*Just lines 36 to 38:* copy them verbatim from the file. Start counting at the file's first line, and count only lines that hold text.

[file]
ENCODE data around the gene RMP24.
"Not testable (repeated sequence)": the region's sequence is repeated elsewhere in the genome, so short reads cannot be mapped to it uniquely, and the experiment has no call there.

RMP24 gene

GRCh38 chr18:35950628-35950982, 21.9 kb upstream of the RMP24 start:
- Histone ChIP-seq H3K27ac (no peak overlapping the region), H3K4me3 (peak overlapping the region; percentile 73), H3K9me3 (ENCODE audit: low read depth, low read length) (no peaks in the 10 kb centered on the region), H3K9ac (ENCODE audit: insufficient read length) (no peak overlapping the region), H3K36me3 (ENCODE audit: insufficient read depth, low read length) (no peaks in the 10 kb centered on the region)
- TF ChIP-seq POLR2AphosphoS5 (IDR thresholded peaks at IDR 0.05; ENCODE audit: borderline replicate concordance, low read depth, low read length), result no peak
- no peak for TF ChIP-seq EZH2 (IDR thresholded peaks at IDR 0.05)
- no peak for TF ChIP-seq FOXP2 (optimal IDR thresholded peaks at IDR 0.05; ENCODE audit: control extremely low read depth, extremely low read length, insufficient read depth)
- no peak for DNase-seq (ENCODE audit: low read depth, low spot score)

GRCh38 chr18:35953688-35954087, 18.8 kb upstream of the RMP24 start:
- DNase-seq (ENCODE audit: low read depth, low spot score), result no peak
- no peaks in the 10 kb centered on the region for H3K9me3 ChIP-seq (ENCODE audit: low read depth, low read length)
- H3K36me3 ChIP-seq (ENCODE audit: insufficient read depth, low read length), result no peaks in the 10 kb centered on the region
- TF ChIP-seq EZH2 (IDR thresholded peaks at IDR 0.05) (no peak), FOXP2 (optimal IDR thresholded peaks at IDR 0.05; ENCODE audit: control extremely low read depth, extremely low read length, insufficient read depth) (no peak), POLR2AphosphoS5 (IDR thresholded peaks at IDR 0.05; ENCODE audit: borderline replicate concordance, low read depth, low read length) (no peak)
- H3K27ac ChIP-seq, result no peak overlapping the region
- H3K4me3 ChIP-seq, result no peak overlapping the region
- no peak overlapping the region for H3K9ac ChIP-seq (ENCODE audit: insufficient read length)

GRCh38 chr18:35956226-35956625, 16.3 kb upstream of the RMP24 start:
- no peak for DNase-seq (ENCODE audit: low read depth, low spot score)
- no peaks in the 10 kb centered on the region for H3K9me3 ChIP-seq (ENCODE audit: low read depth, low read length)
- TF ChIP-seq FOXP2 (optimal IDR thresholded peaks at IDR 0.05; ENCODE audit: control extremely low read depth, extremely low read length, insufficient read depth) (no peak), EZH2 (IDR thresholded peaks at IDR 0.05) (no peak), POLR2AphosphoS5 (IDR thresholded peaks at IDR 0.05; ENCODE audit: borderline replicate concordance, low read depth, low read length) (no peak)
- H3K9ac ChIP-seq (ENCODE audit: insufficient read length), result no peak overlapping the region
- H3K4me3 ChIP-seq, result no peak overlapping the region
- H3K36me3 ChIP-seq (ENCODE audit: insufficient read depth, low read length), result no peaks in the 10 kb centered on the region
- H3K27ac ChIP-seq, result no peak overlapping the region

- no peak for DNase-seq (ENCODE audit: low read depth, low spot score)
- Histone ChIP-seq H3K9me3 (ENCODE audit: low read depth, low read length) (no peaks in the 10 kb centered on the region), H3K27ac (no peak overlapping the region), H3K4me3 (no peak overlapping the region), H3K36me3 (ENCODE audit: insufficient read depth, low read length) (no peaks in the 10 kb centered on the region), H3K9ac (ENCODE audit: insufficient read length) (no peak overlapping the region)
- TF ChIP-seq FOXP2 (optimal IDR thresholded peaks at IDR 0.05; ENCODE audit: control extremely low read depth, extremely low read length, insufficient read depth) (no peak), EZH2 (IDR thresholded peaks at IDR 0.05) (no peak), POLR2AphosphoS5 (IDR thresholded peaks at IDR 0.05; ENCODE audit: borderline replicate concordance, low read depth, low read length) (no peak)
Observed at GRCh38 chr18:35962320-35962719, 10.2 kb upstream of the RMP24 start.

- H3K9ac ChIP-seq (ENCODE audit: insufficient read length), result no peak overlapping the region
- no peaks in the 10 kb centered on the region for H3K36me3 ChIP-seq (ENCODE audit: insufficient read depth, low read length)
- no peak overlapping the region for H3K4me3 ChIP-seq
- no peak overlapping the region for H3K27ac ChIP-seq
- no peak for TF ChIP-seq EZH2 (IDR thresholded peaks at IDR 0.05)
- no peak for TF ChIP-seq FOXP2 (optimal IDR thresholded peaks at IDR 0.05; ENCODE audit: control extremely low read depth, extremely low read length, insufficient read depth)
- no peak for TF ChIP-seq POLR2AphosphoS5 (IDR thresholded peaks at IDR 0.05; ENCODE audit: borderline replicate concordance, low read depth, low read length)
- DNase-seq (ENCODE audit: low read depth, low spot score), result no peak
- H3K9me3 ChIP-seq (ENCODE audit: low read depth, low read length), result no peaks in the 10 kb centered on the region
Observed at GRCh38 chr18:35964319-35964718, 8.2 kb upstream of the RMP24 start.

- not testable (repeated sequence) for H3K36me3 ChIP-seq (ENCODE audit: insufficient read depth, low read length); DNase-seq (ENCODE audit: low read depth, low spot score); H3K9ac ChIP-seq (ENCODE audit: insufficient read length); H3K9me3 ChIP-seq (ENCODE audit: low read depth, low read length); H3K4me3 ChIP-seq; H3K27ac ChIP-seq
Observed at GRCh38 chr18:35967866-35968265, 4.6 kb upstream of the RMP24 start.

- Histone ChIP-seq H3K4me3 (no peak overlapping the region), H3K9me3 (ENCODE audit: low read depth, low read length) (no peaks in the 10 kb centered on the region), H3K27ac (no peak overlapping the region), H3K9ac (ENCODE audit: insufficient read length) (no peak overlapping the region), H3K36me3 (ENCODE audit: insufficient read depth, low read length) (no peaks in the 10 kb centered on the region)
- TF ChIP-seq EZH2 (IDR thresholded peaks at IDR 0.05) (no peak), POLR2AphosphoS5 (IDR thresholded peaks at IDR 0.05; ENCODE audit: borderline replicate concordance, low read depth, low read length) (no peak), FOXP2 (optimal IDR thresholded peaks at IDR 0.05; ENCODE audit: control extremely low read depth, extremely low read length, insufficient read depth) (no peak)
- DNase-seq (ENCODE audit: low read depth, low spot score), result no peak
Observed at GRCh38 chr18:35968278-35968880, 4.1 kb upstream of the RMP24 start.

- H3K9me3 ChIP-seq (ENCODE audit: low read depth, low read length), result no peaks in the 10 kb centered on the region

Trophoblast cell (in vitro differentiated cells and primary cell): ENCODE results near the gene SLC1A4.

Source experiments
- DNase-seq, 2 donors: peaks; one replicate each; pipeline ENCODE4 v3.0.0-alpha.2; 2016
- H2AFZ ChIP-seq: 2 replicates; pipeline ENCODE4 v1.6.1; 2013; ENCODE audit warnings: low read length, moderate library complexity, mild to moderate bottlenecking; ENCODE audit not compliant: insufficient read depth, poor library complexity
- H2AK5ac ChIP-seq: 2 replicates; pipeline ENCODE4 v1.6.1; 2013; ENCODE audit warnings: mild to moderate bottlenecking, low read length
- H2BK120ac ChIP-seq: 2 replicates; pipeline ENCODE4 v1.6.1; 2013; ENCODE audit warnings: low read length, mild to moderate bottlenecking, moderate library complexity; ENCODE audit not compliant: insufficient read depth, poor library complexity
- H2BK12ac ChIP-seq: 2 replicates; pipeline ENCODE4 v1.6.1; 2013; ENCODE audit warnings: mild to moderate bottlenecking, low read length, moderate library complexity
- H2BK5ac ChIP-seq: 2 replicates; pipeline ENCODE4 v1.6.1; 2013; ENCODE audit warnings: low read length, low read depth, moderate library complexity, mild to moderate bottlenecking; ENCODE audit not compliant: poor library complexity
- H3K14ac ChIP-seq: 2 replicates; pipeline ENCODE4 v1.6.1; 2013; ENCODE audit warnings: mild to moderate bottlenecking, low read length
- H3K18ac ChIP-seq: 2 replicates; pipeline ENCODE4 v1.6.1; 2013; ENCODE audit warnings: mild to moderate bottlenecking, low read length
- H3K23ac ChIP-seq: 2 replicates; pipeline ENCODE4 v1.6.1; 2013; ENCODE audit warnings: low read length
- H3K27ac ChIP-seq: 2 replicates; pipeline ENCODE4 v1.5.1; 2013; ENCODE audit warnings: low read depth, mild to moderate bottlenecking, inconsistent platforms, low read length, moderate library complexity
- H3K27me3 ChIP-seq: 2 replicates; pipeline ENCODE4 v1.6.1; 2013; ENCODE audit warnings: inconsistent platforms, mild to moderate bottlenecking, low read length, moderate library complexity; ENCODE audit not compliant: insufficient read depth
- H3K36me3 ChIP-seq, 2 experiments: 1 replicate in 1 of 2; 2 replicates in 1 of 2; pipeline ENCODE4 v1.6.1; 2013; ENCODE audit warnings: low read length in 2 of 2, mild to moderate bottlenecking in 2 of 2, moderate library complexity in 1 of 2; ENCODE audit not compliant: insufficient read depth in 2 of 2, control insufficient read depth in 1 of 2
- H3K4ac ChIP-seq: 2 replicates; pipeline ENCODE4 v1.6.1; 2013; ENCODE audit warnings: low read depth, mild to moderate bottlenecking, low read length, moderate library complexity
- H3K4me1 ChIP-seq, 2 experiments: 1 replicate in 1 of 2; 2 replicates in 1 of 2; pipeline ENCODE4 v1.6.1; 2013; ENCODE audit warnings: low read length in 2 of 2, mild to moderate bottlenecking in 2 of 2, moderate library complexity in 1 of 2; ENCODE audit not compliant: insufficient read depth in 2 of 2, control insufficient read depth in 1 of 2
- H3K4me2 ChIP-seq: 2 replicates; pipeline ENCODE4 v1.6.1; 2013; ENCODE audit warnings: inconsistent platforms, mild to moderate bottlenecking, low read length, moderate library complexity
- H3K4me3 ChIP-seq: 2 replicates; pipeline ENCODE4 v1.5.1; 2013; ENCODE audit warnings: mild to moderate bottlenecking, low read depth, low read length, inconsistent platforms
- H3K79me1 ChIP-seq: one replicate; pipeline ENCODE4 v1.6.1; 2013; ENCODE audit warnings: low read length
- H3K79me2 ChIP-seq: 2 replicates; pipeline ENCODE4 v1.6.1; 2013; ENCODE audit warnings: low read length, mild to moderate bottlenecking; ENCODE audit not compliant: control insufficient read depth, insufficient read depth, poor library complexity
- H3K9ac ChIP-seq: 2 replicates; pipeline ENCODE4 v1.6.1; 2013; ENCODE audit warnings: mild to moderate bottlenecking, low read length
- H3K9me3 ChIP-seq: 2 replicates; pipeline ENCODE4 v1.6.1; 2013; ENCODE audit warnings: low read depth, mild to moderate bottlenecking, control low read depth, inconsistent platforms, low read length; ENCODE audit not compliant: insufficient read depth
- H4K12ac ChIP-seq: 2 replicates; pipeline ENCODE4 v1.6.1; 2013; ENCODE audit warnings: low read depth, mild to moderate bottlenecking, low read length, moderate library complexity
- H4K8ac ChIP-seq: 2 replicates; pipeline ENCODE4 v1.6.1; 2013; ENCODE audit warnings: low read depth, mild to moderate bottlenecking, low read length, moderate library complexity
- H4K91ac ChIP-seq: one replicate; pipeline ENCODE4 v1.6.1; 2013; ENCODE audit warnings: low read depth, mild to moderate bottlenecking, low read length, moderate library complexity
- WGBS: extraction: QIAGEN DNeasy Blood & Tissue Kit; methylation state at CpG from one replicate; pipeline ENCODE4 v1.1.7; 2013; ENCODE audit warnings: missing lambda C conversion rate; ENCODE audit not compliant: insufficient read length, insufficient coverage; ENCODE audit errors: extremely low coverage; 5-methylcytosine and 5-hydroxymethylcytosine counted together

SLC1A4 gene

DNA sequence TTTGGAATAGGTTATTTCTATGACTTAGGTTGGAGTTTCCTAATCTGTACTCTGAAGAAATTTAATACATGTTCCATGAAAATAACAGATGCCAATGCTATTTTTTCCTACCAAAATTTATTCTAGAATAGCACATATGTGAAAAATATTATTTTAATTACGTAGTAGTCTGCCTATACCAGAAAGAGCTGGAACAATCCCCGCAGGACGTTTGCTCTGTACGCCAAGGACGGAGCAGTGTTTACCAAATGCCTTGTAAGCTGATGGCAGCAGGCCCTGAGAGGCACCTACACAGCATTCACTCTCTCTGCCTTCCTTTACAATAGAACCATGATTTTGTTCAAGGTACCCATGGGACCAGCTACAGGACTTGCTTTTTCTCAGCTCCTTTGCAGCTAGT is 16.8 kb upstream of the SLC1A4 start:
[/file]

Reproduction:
- no peak for TF ChIP-seq POLR2AphosphoS5 (IDR thresholded peaks at IDR 0.05; ENCODE audit: borderline replicate concordance, low read depth, low read length)
- DNase-seq (ENCODE audit: low read depth, low spot score), result no peak
- H3K9me3 ChIP-seq (ENCODE audit: low read depth, low read length), result no peaks in the 10 kb centered on the region